Diamonds are forever?  

Aaarrrggh 44M
35 posts
12/13/2005 10:11 am

Last Read:
3/5/2006 9:27 pm

Diamonds are forever?

Diamonds: the 65 year old consumer phenomenon that may well represent the paradigm shift in consumer thinking. A South African diamond mining company, DeBeers, starts a slogan in the 1940's appealing to soon to be newlyweds of the ultimate engagement gift: "Diamonds are Forever." Nevermind the hypocrisy around Kanye West's recent Foray on the subject.

Diamonds are not rare. In fact they are quite common, and rubies, emeralds and the like represent rarer stones. The substance from which they are comprised, carbon, is one of the most common elements on earth. But monopolies tend to bottleneck supply and create their own market, as long as there's buyer, and there are plenty of those who do so unquestioningly.

So, take a successful promotion and it soon turns into a quasi-cultural phenomenon, where almost every wedding engagement between a man and a women involves the transaction of a diamond. It's expected, and no-one really seems to know why?

It reeks of our Western culture's complete surrender to consumer ideal. Our want of free capital markets have blinded us. Diamonds--okay, but I'm talking about everything...go to the store today, and what do you see (or not see): X-box's and IPOD's have cleared the shelves, every gadget, gimmick, and distraction is not only for sale, but we feel obliged to buy buy buy. Christmas has been undermined co-opted by corporations, who bombard us with every trinket knowing we MUST BUY.
This is a true example of manufacturing consent. Most of us will rhetorically comment, "It's not about gifts and things, it's about family" but we'll stand in line while we say it. We have taken "keeping up with the Jones'" to the next level, now keeping up with the entire neighbourhood, lest we feel somehow underprivelaged. North America started the virus, and it has spread worldwide. We blithely adopt environmentally responsible disposal practices, but don't abstain from the source of all the garbage. We discard, yes...but conscientiously.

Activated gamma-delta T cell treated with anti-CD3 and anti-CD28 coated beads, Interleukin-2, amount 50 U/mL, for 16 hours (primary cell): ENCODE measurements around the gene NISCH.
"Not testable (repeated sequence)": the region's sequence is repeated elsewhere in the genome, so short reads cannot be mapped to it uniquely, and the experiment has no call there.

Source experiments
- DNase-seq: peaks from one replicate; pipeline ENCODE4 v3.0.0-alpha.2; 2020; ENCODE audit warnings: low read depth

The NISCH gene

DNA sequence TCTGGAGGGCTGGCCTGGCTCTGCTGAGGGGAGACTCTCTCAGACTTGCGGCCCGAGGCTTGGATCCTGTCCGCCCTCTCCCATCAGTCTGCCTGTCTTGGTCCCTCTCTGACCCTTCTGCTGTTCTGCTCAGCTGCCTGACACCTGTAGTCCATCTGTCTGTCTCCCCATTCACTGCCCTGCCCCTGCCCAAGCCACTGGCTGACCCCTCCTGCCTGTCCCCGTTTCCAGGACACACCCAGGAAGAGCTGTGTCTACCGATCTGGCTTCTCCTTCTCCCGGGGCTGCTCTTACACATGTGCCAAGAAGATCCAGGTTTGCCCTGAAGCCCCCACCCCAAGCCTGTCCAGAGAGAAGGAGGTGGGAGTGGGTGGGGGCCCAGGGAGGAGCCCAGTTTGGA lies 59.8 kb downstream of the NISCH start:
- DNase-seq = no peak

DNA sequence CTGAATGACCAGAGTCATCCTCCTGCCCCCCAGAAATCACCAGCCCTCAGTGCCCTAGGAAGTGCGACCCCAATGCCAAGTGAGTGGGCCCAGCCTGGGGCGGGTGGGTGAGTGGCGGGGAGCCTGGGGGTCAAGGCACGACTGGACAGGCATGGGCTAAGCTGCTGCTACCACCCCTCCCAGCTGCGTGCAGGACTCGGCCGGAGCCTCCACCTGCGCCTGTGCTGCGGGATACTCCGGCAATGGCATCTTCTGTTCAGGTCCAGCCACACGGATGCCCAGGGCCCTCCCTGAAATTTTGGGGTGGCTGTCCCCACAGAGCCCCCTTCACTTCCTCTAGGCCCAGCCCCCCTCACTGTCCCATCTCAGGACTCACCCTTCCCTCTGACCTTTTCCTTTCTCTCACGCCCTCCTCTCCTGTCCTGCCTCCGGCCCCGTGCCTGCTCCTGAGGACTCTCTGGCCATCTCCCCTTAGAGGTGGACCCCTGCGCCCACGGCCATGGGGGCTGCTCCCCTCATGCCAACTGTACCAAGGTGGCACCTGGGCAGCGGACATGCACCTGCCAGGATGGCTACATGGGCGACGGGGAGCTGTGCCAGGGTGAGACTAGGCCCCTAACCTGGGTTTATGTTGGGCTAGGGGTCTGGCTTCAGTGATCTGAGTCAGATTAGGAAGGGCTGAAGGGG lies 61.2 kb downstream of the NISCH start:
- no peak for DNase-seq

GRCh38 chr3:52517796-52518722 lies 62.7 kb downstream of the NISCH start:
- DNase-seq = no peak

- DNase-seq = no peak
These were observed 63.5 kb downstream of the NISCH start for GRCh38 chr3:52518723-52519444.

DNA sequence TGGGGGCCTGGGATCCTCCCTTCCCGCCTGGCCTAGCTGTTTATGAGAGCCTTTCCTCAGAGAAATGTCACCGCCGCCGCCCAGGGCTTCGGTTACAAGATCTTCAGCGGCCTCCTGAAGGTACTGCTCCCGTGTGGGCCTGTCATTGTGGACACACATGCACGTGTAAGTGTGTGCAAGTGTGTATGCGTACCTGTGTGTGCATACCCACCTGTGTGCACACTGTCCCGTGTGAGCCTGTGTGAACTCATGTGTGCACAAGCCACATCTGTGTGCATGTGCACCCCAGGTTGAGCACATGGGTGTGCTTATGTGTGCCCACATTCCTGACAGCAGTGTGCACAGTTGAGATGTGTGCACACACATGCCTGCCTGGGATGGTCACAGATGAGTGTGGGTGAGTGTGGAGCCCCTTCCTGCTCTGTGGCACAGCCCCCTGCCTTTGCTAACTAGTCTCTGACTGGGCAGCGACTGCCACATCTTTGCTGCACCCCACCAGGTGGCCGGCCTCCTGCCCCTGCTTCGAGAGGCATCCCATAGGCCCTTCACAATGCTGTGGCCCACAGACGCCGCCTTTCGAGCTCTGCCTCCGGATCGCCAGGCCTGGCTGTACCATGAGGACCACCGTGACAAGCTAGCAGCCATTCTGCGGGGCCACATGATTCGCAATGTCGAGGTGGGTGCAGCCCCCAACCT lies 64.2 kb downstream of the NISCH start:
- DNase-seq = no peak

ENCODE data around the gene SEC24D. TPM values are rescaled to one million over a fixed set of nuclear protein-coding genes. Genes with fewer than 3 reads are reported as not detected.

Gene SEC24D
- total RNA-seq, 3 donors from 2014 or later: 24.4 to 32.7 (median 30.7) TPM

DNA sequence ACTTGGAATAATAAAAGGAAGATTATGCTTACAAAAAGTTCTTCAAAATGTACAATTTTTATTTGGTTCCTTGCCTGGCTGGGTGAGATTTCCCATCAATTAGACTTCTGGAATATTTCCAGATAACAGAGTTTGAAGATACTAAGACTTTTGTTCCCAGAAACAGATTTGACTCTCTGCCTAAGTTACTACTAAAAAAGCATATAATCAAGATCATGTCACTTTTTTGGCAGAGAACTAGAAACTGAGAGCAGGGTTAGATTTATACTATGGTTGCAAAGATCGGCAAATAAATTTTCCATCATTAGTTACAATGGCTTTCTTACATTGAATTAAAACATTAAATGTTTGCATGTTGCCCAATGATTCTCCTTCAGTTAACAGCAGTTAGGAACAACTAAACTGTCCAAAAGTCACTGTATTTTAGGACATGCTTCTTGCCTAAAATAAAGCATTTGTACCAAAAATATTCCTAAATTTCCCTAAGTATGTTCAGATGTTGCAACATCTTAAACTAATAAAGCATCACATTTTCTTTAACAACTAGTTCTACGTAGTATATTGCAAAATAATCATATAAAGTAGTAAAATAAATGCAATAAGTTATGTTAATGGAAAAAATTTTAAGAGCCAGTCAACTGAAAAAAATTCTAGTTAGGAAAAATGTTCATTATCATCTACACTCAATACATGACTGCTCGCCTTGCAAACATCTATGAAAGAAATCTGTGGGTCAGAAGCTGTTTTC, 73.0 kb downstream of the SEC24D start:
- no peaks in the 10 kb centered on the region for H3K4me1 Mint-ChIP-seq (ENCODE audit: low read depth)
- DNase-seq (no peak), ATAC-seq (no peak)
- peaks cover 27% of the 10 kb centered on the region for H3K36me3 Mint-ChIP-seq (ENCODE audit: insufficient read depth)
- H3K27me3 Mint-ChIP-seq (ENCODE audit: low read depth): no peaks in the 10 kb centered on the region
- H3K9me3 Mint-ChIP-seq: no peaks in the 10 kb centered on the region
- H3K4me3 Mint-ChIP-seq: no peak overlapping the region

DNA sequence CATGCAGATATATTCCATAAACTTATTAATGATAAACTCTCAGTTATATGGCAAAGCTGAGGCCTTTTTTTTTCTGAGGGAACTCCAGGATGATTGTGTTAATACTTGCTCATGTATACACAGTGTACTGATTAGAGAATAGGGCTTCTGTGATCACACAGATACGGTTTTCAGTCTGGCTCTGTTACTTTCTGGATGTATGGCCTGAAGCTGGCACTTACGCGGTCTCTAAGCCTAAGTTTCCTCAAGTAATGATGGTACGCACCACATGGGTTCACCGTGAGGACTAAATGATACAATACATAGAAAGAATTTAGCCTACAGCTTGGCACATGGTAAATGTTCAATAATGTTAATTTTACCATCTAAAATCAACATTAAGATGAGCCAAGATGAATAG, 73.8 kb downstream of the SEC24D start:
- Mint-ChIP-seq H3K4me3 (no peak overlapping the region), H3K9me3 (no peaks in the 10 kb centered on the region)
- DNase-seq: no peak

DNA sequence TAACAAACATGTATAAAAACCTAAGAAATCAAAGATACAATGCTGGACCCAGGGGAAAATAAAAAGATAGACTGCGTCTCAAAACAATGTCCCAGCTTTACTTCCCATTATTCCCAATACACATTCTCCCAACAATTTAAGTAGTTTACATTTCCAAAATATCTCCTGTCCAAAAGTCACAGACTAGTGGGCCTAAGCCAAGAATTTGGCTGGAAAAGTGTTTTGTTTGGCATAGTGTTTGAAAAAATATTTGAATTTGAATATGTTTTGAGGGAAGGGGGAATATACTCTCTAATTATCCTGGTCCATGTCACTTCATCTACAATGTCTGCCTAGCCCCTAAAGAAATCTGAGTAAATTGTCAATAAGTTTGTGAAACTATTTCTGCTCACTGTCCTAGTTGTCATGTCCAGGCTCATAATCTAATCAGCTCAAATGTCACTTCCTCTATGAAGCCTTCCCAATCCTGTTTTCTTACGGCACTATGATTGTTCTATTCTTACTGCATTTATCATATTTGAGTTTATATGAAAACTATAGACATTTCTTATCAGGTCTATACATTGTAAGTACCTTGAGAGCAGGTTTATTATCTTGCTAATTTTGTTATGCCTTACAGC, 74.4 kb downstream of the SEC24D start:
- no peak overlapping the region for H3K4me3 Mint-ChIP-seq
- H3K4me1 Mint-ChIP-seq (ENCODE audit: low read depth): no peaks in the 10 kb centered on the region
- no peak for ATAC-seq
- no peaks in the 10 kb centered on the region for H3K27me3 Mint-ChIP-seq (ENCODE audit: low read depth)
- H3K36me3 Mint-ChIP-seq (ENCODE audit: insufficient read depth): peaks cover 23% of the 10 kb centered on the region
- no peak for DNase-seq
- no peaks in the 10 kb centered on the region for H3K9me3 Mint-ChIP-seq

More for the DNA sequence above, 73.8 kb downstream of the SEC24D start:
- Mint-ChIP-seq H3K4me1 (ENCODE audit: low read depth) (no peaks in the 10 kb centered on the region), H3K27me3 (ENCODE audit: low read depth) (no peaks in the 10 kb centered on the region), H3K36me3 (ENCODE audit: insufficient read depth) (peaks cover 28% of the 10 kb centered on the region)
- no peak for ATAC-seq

We have turned shopping into another quasi-cultural phenomenon. I'm guilty of it...I know, and I'm sickened by it. Meanwhile, we are tempted with oodles of uselessness, being told it serves a purpose. Every musical artist has a new release of greatest hits that are even greater than the same release the year before. Every DVD has a new special edition even more special the the previous special edition. The new gaming console has better graphics meaning your old, cheaper console, was crappy all along and no longer functions as well as the Jones' (but you still have to pay $100 for a game). At the end of the day, we are told that to spit at this orgy of shopping is to lack the CHristmas spirit. This is an irony of ironies...the happiest Christmas's seem to always be the most frugal.

Like our use for diamonds, we've created artifice, and tied it to something wonderful. For diamonds, it's marriage, and for Christmas, it's manic consumerism. Both sully the more important aspects of the occassion, and put focus where it was never meant to be. And anyone who knows anything knows diamonds AREN'T forever, and that's just the first of many lies you're told to get you to loosen your purse strings. Just be sure not to loosen your heart strings. Merry Christmas, all.


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